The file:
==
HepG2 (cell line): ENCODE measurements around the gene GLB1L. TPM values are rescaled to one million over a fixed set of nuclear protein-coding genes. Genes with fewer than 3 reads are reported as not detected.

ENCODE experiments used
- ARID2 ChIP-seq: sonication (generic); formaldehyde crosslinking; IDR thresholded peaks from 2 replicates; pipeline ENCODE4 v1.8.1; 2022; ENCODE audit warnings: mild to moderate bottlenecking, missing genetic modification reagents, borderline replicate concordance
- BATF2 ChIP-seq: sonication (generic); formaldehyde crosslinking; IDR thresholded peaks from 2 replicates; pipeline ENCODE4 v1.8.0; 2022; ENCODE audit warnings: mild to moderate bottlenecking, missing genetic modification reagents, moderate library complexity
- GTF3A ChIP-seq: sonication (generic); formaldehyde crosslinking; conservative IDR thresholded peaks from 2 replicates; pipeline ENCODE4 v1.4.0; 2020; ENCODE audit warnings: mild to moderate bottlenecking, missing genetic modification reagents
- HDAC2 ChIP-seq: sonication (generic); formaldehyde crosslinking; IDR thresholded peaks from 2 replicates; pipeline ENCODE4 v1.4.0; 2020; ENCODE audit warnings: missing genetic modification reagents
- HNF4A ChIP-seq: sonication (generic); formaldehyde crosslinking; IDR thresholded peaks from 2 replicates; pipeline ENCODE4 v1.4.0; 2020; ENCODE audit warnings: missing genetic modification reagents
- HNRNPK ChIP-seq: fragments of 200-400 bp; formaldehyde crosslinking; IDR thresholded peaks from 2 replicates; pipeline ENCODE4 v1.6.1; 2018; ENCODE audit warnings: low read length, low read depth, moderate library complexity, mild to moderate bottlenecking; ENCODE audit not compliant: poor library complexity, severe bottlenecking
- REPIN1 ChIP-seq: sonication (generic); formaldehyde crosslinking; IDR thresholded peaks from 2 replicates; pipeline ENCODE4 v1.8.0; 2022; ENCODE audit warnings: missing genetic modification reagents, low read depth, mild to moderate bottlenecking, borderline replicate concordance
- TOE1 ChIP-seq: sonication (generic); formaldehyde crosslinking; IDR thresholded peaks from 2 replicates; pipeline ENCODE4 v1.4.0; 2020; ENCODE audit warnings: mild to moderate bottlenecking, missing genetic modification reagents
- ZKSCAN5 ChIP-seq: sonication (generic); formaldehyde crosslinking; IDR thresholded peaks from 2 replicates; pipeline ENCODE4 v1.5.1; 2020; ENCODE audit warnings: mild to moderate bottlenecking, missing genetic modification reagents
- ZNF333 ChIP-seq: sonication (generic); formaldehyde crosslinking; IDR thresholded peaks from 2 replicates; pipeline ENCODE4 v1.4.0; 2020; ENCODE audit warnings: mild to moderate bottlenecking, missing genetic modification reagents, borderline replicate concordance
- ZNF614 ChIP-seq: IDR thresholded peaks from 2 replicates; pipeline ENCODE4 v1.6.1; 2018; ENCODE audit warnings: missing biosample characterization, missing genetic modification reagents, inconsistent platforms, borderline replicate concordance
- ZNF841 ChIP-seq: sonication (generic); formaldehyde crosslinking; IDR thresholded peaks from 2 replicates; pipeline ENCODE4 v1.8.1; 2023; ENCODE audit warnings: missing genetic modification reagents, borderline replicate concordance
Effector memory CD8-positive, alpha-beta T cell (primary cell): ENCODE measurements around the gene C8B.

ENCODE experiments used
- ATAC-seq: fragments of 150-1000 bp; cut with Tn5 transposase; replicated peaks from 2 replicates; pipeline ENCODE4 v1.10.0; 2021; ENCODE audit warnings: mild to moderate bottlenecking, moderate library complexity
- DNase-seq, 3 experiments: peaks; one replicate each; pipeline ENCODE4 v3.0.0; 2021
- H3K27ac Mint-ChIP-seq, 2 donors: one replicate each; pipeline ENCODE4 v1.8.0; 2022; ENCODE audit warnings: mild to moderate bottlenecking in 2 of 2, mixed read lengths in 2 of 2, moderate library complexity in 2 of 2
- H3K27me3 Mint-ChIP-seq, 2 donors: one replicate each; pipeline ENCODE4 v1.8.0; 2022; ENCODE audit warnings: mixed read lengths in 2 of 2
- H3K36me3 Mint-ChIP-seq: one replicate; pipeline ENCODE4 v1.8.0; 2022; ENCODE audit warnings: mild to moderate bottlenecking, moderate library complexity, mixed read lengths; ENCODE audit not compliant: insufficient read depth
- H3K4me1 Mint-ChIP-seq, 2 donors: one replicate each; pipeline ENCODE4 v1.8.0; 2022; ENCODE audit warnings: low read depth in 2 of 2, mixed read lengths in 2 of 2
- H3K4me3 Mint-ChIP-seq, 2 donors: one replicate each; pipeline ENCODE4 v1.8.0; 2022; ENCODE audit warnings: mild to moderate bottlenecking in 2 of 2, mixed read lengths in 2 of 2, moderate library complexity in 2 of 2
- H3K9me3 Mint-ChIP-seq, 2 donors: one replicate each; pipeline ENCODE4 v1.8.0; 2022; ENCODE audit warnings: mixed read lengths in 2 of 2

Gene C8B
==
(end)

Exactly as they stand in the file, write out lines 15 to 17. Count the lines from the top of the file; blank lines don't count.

Effector memory CD8-positive, alpha-beta T cell (primary cell): ENCODE measurements around the gene C8B.

ENCODE experiments used
- ATAC-seq: fragments of 150-1000 bp; cut with Tn5 transposase; replicated peaks from 2 replicates; pipeline ENCODE4 v1.10.0; 2021; ENCODE audit warnings: mild to moderate bottlenecking, moderate library complexity